A prominent Ford dealer based in New York filed a lawsuit against Ford Motor Company at the end of 2021, alleging breach of contract. The affected parties, Kitty Van Bortel and Howard Van Bortel, attempted to purchase a dealership in Webster, New York. The Van Bortel siblings currently own four dealerships, but claimed that when they tried to purchase a fifth, Ford walked back on its original agreement to sell it, and cited gender discrimination as part of the automaker’s reason to back out. However, Automotive News recently reported that the case was dismissed by a federal judge.
Kitty Van Bortel entered a verbal agreement with a Ford representative with intent to purchase Henderson Ford. However, the representative made it clear that if another buyer attempted to purchase the same dealership, then The Blue Oval could potentially refuse the deal with Van Bortel and accept the other offer. Ford did just that, backing out of the agreement with Van Bortel and instead selling Henderson Ford to West Herr Auto Group in October.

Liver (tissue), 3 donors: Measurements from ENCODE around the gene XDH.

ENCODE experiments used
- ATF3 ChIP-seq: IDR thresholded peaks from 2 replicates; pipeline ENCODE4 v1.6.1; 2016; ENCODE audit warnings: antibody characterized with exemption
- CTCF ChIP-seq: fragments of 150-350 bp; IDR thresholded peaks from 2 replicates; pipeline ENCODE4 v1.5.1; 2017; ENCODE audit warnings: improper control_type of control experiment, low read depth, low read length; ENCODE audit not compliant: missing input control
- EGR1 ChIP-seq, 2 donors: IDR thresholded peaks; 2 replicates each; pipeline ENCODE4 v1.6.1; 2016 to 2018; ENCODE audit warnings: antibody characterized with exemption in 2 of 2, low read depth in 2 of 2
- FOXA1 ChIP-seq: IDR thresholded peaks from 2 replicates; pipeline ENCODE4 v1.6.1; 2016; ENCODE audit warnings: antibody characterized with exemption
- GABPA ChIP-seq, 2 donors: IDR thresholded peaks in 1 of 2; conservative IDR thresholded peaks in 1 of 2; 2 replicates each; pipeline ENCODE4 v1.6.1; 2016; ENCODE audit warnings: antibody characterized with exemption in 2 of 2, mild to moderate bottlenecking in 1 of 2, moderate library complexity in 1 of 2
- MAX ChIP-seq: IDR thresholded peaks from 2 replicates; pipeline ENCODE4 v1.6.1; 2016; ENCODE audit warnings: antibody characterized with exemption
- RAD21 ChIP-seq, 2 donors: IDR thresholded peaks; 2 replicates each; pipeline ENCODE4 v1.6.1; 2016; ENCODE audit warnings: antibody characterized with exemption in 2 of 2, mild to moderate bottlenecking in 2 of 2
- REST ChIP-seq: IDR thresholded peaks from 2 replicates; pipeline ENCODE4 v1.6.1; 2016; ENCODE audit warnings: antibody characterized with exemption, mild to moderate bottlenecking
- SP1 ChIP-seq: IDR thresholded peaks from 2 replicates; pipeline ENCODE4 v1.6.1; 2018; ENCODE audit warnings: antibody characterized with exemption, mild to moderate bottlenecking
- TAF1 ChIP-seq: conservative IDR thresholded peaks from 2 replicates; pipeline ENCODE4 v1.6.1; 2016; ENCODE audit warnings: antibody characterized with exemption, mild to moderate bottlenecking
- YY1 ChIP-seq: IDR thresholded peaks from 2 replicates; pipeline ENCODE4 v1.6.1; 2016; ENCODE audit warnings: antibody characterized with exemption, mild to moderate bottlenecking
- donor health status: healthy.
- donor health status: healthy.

Van Bortel then filed the lawsuit that alleged breach of contract and that she had been discriminated against based on her sex, violating New York’s Human Rights Law. However, U.S. District Judge David Larimer dismissed the lawsuit on August 10th. He reasoned that an oral agreement between Van Bortel and Ford could not be considered a legal contract, stating, “A verbal contract isn’t worth the paper it’s written on.”
Larimer acknowledged that in certain cases, verbal agreements can be considered legally binding, but this case presented with “vague promises” and was considered an “ill-suited means of forming enforceable contracts.” He also stated that he did not find any evidence to indicate that The Blue Oval discriminated against Ford dealer Van Bortel on the grounds that she was female, and thus dismissed the case.